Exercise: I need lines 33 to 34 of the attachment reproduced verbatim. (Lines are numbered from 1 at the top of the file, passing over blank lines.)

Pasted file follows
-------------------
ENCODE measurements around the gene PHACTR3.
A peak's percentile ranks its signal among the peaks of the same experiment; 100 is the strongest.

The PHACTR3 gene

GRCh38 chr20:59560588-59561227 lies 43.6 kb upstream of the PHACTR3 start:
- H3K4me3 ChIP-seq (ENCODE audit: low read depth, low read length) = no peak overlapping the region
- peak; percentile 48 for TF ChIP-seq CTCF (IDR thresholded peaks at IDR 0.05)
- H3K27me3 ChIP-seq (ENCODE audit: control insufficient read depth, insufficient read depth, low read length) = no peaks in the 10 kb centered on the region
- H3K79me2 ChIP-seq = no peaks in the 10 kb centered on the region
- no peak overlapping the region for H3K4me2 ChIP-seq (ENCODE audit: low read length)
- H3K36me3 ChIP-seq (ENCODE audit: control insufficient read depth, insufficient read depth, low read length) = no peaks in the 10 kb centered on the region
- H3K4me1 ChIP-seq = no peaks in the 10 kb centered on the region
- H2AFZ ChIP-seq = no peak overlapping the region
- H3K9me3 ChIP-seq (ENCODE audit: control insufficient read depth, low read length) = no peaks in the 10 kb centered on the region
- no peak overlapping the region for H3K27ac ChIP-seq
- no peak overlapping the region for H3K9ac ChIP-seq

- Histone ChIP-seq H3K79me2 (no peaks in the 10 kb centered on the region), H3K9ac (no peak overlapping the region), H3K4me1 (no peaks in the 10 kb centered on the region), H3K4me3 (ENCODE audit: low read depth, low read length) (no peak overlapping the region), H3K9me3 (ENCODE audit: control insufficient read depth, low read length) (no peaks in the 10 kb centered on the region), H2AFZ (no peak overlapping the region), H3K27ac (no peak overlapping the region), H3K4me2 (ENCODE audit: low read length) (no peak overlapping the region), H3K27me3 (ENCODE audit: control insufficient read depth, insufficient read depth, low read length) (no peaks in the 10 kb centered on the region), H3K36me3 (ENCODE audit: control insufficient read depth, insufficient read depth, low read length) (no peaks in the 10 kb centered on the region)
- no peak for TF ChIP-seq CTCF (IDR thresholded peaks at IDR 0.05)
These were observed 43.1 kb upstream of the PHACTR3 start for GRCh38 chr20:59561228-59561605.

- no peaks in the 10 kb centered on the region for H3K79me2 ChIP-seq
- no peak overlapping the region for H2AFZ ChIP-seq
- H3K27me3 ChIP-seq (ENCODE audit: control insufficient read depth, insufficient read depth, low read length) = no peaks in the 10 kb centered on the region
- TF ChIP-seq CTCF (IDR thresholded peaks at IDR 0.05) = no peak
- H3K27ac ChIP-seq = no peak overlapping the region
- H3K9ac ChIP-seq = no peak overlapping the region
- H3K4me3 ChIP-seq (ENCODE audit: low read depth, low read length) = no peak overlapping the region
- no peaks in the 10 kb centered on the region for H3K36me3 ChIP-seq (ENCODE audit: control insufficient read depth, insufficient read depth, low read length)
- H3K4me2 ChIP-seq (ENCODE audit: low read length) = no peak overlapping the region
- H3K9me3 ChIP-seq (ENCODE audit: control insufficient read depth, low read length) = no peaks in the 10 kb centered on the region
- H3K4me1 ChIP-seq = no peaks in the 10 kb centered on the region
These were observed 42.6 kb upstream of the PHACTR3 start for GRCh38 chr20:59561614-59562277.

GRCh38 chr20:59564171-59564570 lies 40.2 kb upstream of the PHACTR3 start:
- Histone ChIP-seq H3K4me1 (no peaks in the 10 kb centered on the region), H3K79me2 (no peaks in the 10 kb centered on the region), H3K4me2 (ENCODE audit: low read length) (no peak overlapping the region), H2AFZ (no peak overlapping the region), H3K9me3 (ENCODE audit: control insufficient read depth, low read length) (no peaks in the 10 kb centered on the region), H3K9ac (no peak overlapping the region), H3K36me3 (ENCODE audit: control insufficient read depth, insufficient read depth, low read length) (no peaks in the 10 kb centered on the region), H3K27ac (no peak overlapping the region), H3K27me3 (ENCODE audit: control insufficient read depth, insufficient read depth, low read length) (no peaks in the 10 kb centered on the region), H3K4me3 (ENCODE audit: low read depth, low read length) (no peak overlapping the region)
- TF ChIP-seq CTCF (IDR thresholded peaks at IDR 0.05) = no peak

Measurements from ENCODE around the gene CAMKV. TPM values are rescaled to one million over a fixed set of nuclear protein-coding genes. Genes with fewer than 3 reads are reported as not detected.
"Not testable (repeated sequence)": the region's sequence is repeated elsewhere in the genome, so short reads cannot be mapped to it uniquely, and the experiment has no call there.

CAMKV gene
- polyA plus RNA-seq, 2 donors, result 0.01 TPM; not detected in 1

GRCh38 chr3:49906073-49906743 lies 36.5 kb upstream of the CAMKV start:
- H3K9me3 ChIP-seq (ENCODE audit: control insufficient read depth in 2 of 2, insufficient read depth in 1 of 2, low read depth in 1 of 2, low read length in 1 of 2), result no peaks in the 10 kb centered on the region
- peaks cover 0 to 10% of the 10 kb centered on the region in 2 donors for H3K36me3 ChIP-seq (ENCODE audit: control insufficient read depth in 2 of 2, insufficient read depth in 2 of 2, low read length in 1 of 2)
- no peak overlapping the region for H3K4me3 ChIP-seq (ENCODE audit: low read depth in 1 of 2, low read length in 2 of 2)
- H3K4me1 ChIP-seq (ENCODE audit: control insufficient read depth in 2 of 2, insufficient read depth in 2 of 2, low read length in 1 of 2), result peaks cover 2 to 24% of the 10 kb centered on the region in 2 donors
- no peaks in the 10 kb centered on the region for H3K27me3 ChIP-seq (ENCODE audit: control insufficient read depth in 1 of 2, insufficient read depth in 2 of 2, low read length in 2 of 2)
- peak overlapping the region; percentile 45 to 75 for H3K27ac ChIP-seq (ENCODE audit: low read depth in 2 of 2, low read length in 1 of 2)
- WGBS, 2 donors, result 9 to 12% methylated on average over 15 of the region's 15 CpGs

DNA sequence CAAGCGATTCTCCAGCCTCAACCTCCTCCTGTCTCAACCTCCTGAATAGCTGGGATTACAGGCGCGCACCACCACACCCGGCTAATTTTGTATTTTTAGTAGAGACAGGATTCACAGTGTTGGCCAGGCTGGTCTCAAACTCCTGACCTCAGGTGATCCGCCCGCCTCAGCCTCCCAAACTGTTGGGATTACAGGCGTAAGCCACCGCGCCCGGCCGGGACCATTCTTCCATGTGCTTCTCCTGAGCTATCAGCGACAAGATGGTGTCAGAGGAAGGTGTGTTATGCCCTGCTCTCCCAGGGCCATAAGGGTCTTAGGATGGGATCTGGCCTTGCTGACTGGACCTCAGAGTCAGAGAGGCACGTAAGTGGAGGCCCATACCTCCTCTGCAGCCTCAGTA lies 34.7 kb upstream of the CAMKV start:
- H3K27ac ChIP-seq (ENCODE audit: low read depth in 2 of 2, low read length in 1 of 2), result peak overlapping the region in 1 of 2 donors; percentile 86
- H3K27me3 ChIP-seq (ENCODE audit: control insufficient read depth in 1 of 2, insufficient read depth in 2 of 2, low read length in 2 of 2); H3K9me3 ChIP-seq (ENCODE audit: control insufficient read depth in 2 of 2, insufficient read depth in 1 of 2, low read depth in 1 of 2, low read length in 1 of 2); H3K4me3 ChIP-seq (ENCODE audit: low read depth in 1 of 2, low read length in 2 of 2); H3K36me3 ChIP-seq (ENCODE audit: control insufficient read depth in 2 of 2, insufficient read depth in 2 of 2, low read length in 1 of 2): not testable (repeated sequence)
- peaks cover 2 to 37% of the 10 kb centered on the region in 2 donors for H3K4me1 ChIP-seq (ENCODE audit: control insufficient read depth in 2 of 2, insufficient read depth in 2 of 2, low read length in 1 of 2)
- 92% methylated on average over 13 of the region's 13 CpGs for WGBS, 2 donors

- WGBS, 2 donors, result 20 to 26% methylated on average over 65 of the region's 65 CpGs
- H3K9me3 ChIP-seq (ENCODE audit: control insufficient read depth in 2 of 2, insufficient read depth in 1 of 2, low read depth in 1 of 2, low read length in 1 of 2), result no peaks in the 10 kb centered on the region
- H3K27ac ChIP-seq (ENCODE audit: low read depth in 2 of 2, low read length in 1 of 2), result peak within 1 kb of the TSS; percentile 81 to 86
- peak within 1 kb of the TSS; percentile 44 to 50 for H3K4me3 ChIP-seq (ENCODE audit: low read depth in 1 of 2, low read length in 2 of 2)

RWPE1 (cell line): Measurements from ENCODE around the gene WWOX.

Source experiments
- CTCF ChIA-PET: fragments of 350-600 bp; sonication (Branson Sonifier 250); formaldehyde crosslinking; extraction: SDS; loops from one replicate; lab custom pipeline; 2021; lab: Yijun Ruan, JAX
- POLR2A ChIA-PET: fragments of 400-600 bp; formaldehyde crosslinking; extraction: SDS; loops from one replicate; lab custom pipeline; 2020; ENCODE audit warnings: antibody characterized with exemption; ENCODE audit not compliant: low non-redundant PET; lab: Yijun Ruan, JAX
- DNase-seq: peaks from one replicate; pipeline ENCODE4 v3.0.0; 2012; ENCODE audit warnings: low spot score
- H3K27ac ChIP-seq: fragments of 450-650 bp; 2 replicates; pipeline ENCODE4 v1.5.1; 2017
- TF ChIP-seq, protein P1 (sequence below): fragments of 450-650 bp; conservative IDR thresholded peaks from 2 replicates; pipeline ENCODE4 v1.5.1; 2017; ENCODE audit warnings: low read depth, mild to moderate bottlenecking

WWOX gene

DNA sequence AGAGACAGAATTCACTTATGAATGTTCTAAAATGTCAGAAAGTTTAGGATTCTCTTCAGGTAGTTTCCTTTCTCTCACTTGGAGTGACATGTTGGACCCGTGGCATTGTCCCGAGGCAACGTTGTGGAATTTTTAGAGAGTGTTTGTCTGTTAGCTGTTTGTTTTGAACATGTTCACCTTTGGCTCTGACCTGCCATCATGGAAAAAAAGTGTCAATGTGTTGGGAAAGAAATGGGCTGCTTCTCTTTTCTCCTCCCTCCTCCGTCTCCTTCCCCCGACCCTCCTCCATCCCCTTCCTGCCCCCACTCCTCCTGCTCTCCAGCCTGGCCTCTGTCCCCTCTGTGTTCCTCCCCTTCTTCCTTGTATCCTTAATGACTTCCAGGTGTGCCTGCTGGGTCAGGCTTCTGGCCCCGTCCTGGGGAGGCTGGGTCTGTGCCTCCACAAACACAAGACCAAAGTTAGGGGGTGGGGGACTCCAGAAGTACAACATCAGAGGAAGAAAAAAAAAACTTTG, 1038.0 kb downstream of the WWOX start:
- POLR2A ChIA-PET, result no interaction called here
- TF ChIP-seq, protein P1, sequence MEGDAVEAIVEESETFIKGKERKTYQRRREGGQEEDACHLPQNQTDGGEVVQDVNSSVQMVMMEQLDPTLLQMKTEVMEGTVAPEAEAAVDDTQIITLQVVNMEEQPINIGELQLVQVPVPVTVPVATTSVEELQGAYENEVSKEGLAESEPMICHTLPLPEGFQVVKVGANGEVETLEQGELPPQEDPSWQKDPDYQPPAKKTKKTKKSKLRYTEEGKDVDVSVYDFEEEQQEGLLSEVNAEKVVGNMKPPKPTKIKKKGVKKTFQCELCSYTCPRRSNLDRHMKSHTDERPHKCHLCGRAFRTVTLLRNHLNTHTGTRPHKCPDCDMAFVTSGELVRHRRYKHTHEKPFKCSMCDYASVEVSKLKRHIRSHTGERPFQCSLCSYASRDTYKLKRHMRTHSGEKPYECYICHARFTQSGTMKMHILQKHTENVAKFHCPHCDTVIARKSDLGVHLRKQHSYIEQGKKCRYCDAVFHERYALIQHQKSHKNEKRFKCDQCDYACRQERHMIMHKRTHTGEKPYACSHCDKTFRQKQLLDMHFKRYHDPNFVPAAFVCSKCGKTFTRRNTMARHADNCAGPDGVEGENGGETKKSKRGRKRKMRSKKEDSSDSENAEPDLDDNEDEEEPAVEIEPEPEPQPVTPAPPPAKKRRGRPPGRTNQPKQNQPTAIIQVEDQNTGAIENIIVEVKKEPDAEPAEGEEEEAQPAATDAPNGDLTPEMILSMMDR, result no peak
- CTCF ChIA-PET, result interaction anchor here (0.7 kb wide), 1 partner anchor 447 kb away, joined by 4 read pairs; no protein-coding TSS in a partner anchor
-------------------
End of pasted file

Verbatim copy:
- TF ChIP-seq CTCF (IDR thresholded peaks at IDR 0.05) = no peak

Measurements from ENCODE around the gene CAMKV. TPM values are rescaled to one million over a fixed set of nuclear protein-coding genes. Genes with fewer than 3 reads are reported as not detected.